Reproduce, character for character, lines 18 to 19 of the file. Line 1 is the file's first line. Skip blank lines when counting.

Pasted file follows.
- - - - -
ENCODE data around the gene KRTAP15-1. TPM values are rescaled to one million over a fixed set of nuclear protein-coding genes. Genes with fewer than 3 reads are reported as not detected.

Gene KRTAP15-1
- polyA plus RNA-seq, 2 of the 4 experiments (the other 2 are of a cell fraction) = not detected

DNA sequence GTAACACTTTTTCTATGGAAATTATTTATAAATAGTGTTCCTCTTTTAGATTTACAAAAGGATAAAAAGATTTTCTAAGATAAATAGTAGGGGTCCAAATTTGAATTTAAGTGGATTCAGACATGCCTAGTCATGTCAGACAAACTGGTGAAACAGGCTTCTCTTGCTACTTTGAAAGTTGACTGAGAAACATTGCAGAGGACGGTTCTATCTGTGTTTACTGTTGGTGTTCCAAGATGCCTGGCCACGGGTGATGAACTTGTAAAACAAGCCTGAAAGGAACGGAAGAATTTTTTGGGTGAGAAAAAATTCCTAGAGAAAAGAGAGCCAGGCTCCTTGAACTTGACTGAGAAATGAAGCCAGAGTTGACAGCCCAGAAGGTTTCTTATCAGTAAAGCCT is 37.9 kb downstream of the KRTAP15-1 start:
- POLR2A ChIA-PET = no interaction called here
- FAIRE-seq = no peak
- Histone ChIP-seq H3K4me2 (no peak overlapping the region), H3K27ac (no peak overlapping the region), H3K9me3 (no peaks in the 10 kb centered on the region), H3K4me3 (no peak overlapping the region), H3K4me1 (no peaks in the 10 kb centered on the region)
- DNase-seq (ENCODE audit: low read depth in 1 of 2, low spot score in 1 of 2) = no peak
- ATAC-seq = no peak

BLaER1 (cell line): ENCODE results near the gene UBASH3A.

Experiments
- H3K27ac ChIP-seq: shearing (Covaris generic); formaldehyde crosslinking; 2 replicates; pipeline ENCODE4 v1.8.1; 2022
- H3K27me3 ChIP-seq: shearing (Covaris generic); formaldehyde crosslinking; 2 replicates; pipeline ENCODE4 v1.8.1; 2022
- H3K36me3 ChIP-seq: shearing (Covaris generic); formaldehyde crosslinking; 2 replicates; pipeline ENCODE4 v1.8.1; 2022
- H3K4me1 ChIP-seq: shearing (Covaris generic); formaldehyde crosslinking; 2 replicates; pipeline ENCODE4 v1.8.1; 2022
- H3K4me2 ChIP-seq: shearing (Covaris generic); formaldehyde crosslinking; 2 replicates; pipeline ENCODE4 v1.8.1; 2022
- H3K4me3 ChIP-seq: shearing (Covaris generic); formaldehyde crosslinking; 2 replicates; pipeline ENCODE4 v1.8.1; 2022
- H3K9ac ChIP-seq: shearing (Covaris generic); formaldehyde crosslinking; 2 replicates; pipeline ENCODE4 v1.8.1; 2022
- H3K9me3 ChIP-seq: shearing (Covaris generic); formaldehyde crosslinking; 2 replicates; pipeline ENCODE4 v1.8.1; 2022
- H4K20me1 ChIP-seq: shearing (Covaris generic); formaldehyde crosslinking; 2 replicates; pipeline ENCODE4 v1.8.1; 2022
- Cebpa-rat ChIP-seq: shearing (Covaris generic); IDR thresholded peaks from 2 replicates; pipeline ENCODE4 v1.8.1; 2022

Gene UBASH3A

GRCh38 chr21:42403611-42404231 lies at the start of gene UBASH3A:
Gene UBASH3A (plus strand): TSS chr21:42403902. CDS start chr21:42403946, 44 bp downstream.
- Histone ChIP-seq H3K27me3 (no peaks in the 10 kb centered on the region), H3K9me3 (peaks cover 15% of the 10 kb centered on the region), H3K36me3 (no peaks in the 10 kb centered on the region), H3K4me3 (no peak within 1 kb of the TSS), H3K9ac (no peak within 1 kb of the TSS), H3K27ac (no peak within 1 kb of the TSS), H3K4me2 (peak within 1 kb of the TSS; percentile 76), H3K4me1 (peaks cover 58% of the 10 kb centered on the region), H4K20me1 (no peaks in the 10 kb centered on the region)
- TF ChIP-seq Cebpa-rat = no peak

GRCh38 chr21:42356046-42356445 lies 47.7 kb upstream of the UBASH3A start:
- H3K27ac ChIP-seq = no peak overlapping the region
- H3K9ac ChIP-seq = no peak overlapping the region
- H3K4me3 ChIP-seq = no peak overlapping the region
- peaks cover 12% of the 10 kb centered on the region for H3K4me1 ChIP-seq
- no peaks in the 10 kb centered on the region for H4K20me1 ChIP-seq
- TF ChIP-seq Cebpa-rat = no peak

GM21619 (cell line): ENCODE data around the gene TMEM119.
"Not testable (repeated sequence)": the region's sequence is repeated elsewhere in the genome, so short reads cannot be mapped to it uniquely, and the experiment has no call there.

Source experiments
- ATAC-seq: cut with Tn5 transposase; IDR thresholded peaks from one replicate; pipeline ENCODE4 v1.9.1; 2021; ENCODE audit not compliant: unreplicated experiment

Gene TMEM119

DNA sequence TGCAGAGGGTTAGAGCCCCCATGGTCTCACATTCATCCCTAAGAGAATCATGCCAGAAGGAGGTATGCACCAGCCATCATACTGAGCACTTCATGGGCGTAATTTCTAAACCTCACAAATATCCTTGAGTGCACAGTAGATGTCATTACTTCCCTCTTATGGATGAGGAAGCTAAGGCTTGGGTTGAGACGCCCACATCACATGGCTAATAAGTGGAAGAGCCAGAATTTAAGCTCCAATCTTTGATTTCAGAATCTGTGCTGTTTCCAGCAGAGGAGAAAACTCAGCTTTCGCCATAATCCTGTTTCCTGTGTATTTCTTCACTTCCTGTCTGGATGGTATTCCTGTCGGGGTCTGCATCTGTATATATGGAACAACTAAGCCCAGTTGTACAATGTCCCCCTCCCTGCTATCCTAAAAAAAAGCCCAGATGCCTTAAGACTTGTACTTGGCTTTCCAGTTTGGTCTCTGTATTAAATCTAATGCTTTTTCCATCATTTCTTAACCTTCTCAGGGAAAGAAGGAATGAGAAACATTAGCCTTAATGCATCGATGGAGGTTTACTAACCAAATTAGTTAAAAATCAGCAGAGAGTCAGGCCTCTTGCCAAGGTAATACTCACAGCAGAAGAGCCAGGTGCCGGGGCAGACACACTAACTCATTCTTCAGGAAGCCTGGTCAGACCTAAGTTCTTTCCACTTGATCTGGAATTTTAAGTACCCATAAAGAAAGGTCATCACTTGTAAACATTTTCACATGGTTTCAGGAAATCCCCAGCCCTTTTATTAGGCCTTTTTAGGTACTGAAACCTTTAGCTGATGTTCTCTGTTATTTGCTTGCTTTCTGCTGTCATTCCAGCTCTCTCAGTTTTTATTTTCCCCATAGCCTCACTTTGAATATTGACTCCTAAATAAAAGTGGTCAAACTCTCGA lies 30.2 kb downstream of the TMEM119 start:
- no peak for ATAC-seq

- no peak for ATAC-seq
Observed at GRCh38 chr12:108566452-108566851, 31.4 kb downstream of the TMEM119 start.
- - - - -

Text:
- H3K9ac ChIP-seq: shearing (Covaris generic); formaldehyde crosslinking; 2 replicates; pipeline ENCODE4 v1.8.1; 2022
- H3K9me3 ChIP-seq: shearing (Covaris generic); formaldehyde crosslinking; 2 replicates; pipeline ENCODE4 v1.8.1; 2022